My low resolution photos

Community Beginner ,
Dec 12, 2016 Dec 12, 2016

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I need advice on fixing a blurry portrait photos. I don't know how much amount, radius and detail or masking to edit. I have even tried the alt key when doing it. When we go to print the photos from a lab, it shows on the screen that they are low resolution and they print ugly. please help.

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correct answers 1 Correct answer

Adobe Community Professional , Dec 12, 2016 Dec 12, 2016
Blurry images will not lead to pixelated prints.If you see pixelation in the prints, you have either exported with a low jpg quality setting (use 100), and/or reduced the size of the image. Make sure that Resize to fit under Image sizing in the Export dialog is unchecked.

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Adobe Community Professional ,
Dec 12, 2016 Dec 12, 2016

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Are you using Photoshop, Photoshop Elements, or something else?

(You've [inadvertently, I assume] posted this in The Lounge​ which is not for product support. If you let us know what software you're using, a moderator can move this thread to the appropriate, software-specific, support forum.)

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Community Beginner ,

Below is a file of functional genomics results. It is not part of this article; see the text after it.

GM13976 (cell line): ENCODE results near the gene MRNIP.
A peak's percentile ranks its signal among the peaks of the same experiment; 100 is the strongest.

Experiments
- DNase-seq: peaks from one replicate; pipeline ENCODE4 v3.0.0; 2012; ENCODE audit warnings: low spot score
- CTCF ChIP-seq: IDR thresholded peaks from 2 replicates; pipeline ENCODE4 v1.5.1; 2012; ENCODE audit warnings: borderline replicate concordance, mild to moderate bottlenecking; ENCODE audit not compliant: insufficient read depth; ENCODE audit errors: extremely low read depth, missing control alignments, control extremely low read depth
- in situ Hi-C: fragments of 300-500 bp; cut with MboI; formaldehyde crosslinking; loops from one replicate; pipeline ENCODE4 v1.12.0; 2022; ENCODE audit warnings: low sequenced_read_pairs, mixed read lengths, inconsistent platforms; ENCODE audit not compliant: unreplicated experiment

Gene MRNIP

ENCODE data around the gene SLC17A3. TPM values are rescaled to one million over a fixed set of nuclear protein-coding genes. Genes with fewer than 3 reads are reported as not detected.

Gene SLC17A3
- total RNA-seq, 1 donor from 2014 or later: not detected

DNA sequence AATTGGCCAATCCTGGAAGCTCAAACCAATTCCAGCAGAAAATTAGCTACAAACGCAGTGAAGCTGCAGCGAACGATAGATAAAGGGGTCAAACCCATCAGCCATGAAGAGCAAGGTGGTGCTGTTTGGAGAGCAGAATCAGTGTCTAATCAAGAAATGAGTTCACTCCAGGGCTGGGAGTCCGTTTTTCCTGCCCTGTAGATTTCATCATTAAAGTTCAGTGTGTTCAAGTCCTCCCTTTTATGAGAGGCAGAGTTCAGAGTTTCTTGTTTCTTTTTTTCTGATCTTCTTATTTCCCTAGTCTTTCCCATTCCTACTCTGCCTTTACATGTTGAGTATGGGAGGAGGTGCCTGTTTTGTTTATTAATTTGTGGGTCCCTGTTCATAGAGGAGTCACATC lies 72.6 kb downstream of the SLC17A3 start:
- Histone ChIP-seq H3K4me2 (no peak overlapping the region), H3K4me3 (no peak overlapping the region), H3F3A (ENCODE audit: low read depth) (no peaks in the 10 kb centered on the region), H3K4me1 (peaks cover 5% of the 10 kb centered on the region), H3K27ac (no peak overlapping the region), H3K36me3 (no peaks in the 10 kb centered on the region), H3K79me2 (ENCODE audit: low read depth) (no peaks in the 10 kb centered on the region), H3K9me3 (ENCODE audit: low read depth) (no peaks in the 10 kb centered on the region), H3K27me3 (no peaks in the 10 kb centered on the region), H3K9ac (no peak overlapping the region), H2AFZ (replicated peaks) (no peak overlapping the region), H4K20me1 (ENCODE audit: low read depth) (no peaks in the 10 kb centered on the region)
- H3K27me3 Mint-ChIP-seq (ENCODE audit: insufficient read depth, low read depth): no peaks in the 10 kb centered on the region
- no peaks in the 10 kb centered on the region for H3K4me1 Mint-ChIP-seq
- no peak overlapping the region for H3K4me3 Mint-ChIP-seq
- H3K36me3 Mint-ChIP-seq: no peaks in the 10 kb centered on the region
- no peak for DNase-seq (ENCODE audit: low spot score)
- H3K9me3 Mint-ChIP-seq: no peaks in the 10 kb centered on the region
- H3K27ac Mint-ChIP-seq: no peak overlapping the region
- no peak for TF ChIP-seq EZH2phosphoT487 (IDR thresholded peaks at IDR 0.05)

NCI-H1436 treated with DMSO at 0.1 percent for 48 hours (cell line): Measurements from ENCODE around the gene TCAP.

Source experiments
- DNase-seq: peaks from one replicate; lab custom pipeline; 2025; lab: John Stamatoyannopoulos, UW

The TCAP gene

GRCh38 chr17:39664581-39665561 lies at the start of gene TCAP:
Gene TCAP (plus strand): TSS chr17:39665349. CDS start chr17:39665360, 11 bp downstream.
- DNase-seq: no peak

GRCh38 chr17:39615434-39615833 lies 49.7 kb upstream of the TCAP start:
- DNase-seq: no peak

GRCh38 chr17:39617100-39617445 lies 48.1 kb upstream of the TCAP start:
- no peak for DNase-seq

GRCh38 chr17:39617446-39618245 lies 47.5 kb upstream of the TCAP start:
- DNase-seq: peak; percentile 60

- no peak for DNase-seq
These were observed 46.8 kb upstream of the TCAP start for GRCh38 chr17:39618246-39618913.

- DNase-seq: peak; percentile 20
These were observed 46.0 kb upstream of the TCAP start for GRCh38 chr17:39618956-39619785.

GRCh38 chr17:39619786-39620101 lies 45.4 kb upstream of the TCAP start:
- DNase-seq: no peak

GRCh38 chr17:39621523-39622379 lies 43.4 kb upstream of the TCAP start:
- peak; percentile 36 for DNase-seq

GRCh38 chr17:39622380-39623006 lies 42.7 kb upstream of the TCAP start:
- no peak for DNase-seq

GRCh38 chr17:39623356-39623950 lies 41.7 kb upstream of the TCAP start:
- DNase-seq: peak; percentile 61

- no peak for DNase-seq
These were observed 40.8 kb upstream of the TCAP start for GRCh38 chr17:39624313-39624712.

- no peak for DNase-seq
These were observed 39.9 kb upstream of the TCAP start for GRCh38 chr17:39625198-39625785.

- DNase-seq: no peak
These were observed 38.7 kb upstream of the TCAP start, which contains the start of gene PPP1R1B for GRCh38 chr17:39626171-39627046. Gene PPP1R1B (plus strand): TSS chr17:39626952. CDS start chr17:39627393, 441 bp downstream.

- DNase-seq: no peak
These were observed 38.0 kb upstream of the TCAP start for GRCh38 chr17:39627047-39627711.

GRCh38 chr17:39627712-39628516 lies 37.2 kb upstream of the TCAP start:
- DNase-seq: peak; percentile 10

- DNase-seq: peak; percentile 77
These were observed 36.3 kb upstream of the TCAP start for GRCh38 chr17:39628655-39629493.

Dec 12, 2016 Dec 12, 2016

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Lightroom 5

[Moved from non-technical Forum Lounge to specific Program forum... Mod]

[Here is the list of all Adobe forums... https://forums.adobe.com/welcome]

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Adobe Community Professional ,
Dec 12, 2016 Dec 12, 2016

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If the photos are out of focus or blurry because of camera shake, Lightroom cannot correct for that, and I don't think there is any program that will do that. (although Photosop has a Shake reduction filter, which I haven't tried)

You say the photos are low resolution - what are the pixel dimensions?

If you post one of the photos here, maybe somebody can offer some suggestions.

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Community Beginner ,
Dec 12, 2016 Dec 12, 2016

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IMG_9962.JPG

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Community Beginner ,
Dec 12, 2016 Dec 12, 2016

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Its fuzzy.

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Adobe Community Professional ,
Dec 12, 2016 Dec 12, 2016

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The image is a little soft, but not all that bad, I think. The sharpest part is the near part of the brick wall, so it seems to be a focusing error, rather than camera shake.

It does improve a little with sharpening, see the screenshot below, which is at 1:1, and you can also see the sharpening settings.

I suspect that the image has also been sharpened in camera, which calls for careful sharpening in LR.

It's best to turn off sharpening in the camera, and sharpen in LR, where you have more control.

And always apply and evaluate sharpening at 1:1 view - amy other view will be inaccurate and misleading because of image scaling.

The image is not low resolution at all - it's 3456 x 5184 pixels, which will allow for an 11 x 17 inch print at 300 ppi.

Are you exporting from Lightroom with Resize to fit checked in the Export dialog?

portrait.png

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Adobe Community Professional ,
Dec 12, 2016 Dec 12, 2016

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As

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Community Beginner ,
Dec 12, 2016 Dec 12, 2016